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Two years after the founding of the settlement, Arthur St. Clair, the governor of the Northwest Territory, changed its name to "Cincinnati", possibly at the suggestion of the surveyor Israel Ludlow, in honor of the Society of the Cincinnati. St. Clair was at the time president of the Society, made up of Continental Army officers of the Revolutionary War who named their club for Lucius Quinctius Cincinnatus, a dictator in the early Roman Republic who saved Rome from a crisis, and then retired to farming because he did not want to remain in power.
Cincinnati began in 1788 when Mathias Denman, Colonel Robert Patterson, and Israel Ludlow landed at a spot at the northern bank of the Ohio opposite the mouth of the Licking and decided to settle there. The original surveyor, John Filson, named it "Losantiville". On January 4, 1790, St. Clair changed the name of the settlement to honor the Society of the Cincinnati.
In 1811, the introduction of steamboats on the Ohio River opened up the city's trade to more rapid shipping, and the city established commercial ties with St. Louis, Missouri, and New Orleans downriver. Cincinnati was incorporated as a city on March 1, 1819. Exporting pork products and hay, it became a center of pork processing in the region. From 1810 to 1830, the city's population nearly tripled, from 9,642 to 24,831.
Construction on the Miami and Erie Canal began on July 21, 1825, when it was called the Miami Canal, related to its origin at the Great Miami River. The first section of the canal was opened for business in 1827. In 1827, the canal connected Cincinnati to nearby Middletown; by 1840, it had reached Toledo.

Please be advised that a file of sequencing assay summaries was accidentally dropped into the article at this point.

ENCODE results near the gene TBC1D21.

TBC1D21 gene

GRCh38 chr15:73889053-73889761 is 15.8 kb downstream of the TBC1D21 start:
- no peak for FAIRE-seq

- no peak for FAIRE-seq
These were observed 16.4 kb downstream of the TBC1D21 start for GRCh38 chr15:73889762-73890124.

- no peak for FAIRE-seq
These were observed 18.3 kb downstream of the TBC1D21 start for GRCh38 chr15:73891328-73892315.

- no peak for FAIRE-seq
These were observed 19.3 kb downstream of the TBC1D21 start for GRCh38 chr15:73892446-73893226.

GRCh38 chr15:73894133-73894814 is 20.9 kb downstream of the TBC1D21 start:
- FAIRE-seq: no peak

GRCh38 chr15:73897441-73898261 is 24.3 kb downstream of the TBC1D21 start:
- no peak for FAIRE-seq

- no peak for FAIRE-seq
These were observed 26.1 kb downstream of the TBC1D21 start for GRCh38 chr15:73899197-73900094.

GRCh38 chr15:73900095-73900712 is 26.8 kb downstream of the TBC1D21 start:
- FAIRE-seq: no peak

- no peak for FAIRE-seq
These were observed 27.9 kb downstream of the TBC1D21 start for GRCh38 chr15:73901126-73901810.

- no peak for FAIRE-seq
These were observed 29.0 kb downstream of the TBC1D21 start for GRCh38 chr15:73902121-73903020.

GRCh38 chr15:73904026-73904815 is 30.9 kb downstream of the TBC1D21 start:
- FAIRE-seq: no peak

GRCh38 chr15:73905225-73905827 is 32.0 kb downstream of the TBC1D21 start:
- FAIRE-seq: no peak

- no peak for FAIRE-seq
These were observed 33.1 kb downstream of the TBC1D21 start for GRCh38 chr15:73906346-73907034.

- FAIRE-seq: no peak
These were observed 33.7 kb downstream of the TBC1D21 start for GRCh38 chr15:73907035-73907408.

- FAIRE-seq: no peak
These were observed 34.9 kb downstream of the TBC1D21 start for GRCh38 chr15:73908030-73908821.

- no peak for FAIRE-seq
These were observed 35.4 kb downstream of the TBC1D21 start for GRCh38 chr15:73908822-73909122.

Railroads were the next major form of commercial transportation to come to Cincinnati. In 1836, the Little Miami Railroad was chartered. Construction began soon after, to connect Cincinnati with the Mad River and Lake Erie Railroad, and provide access to the ports of the Sandusky Bay on Lake Erie.
During the time, employers struggled to hire enough people to fill positions. The city had a labor shortage until large waves of immigration by Irish and Germans in the late 1840s. The city grew rapidly over the next two decades, reaching 115,000 people by 1850.
During this period of rapid expansion and prominence, residents of Cincinnati began referring to the city as the Queen City.
Cincinnati's location, on the border between the free state of Ohio and the slave state of Kentucky, made it a prominent location for slaves to escape the slave-owning south. Many prominent abolitionists also called Cincinnati their home during this period, and made it a popular stop on the Underground Railroad. In 2004, the National Underground Railroad Freedom Center was completed along Freedom Way in Downtown, honoring the city's involvement in the Underground Railroad.
In 1859, Cincinnati laid out six streetcar lines; the cars were pulled by horses and the lines made it easier for people to get around the city. By 1872, Cincinnatians could travel on the streetcars within the city and transfer to rail cars for travel to the hill communities. The Cincinnati Inclined Plane Company began transporting people to the top of Mount Auburn that year. In 1889, the Cincinnati streetcar system began converting its horse-drawn cars to electric streetcars.
In 1880 the city government completed the Cincinnati Southern Railway to Chattanooga, Tennessee. It is the only municipally owned interstate railway in the United States.